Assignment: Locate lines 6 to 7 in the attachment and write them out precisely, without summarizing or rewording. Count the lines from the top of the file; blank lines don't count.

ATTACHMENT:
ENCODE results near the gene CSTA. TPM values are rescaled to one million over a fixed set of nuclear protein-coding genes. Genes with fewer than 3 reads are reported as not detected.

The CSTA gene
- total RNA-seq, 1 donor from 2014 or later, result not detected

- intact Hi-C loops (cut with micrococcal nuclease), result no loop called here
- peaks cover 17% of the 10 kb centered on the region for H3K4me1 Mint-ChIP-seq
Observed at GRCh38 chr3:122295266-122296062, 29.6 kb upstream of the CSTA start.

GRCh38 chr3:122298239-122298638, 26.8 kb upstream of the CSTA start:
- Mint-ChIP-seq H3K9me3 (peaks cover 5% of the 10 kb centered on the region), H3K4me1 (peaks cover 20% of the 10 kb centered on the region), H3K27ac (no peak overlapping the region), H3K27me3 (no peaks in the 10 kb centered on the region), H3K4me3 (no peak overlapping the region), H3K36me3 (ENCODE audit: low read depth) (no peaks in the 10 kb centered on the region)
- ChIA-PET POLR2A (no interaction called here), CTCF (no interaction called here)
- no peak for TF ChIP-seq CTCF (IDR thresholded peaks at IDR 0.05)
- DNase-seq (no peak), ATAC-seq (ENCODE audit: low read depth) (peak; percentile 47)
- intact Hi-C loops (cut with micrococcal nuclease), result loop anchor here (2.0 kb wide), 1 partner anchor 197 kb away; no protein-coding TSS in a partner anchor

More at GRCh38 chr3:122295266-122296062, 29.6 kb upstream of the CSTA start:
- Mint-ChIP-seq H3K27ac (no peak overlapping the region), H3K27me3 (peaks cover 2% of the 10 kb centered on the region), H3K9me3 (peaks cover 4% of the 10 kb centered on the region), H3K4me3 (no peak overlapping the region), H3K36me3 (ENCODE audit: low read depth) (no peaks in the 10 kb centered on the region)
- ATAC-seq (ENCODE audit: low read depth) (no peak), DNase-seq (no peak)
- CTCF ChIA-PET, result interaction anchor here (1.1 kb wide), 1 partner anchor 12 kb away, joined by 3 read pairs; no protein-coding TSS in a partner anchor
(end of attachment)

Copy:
Observed at GRCh38 chr3:122295266-122296062, 29.6 kb upstream of the CSTA start.

GRCh38 chr3:122298239-122298638, 26.8 kb upstream of the CSTA start: